In 1988, Chilean military dictator Augusto Pinochet, due to international pressure, is forced to call a plebiscite on his presidency. The country will vote YES or NO to Pinochet extending his rule for another eight years. Opposition leaders for the NO persuade a brash young advertising executive, Rene Saavedra (Gael Garcia Bernal), to spearhead their campaign. Against all odds, with scant resources and under scrutiny by the despot’s minions, Saavedra and his team devise an audacious plan to win the election and set Chile free.
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No Theatrical Review
Out of Chile comes a film that was nominated for a 2013 Oscar called "NO". It's a true story political drama that pits citizens against a tyrannical government. The film makes a statement that no matter what the barrier you can fight for your rights and with the right campaign you can take it all the way to the top.
Filmed documentary style the drama centers on the 1988 Chilean Government, specifically military dictator and leader of the Popular Unity coalition of Socialists and Communists Augusto Pinochet who due to international pressure has to be reconfirmed as Chile's leader for eight more years. The vote will be either a Yes or NO on the ballot with every legal voter open to the vote.
Not overly concerned Pinochet has Lucho Guzman (Alfredo Castro) the best media relations guy available on his advisory board. The opposition however interviews for their campaign strategist and comes up with a newcomer, Rene Saavedra (Gael Garcia Bernal) who wins over the leaders of the group. When he comes up with an upbeat campaign however, the 17 political party coalition starts to get cold feet.
The docudrama style works here with a good story based on true facts that turned a country around after years under a socialist dictator that skimmed a fortune from Chile and ordered the murder of thousands of his opposition during the 18 years he was in office. Under the keen eye of director Pablo Larrain, the story gets spooled out with a lot of energy and heated conflicts showing the tough battle that ensued between the current government and a rag tag team of opinion makers. He shows how the team doesn't give up under the worst of circumstances including threats on their lives.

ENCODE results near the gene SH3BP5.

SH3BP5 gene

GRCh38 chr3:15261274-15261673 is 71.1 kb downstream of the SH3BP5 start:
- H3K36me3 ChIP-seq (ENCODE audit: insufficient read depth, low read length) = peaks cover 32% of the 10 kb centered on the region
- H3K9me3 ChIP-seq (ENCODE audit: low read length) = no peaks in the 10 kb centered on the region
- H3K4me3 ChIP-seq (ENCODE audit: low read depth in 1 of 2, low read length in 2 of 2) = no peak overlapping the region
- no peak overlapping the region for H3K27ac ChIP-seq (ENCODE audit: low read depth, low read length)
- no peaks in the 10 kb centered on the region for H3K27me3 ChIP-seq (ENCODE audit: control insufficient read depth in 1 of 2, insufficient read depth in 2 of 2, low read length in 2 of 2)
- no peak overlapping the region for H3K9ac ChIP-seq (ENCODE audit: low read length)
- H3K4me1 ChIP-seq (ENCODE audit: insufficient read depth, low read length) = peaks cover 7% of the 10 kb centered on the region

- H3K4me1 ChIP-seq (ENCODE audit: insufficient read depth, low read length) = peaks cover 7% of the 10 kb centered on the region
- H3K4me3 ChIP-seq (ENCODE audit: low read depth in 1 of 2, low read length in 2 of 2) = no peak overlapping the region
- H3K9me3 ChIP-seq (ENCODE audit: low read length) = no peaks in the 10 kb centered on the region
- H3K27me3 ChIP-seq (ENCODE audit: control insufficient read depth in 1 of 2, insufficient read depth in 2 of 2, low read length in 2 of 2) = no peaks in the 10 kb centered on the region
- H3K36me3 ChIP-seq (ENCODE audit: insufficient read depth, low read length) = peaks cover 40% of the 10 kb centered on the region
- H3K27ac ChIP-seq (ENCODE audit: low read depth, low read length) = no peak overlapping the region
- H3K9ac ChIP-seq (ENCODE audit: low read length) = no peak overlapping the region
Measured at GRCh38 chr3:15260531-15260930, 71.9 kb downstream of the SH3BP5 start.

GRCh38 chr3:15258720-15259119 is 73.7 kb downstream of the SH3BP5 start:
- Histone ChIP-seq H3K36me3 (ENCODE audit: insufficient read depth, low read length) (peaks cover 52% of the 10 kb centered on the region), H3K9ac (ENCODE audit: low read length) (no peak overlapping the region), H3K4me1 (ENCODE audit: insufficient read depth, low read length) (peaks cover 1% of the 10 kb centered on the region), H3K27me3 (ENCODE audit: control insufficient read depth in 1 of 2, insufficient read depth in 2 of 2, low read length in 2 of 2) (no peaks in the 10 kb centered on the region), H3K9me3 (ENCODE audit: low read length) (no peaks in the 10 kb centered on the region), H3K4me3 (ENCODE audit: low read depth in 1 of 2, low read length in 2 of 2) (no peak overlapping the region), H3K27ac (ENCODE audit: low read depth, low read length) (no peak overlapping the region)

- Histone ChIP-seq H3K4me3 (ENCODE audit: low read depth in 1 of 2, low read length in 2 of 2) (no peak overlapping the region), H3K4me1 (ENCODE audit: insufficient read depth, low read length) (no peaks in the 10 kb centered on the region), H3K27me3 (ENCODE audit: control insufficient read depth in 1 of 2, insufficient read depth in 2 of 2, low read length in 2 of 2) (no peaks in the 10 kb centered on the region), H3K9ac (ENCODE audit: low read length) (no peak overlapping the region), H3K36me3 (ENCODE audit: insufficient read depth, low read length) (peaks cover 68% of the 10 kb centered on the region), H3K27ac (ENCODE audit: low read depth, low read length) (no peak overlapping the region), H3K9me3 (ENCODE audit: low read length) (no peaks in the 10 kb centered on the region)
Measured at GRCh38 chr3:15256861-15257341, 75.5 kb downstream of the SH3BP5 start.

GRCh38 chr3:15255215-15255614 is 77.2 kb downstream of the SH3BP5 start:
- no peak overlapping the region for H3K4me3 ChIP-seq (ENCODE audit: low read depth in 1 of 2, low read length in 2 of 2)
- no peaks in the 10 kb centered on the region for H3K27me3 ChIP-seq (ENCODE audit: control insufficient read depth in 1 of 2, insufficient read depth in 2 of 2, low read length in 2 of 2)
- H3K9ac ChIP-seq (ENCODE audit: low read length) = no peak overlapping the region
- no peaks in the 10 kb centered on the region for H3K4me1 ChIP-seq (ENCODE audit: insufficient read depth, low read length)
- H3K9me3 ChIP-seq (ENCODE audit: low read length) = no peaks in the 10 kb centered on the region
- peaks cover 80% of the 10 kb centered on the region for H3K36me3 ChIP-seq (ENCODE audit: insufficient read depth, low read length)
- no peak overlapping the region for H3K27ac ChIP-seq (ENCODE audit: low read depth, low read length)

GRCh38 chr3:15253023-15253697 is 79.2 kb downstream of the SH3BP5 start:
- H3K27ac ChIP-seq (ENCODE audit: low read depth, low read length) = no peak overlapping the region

In the role of advertising executive Rene Saavedra, Gael Garcia Bernal (The Motorcycle Diaries) puts on a great show convincing the opposition made up of 17 political parties to turn the campaign of saying ‘NO' into an upbeat word that means positive change. His opposing campaign leader is his current boss, so Saavedra has to be careful that at the end of the fight, he'll still have a job. Bernal does an excellent job of showing the pressure cooker that has consumed him.
The film was nominated for a Best Foreign Film Oscar at the 2013 Academy Awards and went up against some stiff opposition. Although it did not win, it may have been a close contender due to the content and the message that the will of the people can overcome even the most abhorrent of dictators.
"NO" has been rated R by the MPAA for language. The film is presented in the Spanish language with English subtitles. The only downside here is the speed at which Spanish people talk, so the subtitles fly by at a pretty good clip. The actor's gestures however, do help to get the meaning across.
FINAL ANALYSIS: A very good message fuels this fine film. (B)
-- John Delia
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